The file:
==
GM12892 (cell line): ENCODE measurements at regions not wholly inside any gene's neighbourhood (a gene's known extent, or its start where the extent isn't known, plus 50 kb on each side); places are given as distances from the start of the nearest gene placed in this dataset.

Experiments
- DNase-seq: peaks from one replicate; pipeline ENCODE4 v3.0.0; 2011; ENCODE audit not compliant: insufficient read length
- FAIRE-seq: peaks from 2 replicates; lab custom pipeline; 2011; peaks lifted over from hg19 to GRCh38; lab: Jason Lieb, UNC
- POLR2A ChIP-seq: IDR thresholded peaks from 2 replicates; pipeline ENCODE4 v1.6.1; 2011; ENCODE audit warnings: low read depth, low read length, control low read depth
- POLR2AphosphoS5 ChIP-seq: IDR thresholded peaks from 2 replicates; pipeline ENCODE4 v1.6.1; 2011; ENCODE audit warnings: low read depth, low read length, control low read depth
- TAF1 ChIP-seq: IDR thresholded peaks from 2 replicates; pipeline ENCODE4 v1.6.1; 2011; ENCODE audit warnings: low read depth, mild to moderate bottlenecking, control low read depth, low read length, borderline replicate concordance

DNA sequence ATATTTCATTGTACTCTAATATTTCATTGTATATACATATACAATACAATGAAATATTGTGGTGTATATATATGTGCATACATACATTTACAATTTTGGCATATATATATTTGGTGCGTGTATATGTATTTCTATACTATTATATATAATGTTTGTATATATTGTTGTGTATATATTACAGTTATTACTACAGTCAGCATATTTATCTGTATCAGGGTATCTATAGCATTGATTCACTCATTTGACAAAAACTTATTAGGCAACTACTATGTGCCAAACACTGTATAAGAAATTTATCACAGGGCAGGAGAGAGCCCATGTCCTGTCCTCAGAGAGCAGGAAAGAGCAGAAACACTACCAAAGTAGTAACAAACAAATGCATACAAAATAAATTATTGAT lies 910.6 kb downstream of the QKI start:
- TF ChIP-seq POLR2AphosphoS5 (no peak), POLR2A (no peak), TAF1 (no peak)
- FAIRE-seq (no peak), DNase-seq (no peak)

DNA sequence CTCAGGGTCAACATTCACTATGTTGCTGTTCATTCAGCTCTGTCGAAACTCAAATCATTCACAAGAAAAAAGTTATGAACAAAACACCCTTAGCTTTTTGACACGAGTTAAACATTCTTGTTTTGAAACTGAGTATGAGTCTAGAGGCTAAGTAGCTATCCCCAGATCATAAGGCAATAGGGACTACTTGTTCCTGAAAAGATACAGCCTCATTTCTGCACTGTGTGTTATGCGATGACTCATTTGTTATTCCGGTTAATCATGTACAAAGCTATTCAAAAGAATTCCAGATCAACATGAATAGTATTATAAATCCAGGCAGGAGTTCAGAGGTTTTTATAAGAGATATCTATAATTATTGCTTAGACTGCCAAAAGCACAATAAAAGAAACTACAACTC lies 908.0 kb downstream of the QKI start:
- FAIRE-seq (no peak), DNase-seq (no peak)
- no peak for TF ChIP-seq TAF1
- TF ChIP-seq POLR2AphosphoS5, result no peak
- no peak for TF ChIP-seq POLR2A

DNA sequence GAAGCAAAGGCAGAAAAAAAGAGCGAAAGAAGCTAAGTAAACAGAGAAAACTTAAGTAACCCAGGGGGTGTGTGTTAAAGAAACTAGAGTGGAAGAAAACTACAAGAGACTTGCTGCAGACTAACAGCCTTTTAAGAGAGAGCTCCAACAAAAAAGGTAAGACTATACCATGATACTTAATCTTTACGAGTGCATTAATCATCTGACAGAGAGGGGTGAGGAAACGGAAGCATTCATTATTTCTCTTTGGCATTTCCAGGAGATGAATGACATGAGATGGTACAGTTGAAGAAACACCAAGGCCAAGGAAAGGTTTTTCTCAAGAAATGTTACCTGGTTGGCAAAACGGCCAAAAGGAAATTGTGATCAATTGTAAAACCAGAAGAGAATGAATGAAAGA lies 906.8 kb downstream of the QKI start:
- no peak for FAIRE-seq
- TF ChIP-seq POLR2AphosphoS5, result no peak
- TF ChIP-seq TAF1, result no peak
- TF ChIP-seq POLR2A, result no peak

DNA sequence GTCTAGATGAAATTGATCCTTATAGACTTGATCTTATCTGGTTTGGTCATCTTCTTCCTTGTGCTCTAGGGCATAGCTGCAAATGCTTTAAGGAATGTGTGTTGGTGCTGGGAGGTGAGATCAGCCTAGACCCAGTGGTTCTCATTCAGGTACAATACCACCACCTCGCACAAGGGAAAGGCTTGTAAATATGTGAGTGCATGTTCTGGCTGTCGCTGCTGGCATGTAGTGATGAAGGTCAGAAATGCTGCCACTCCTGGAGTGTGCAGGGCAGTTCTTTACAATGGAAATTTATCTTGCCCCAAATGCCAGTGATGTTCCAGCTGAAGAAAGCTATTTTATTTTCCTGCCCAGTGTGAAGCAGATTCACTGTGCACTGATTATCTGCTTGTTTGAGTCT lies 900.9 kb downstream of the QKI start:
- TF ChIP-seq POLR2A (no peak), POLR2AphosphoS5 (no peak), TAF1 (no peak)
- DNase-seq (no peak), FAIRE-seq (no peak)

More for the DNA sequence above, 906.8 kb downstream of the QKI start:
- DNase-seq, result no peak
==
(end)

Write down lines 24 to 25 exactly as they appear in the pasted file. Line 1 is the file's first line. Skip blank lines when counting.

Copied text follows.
More for the DNA sequence above, 906.8 kb downstream of the QKI start:
- DNase-seq, result no peak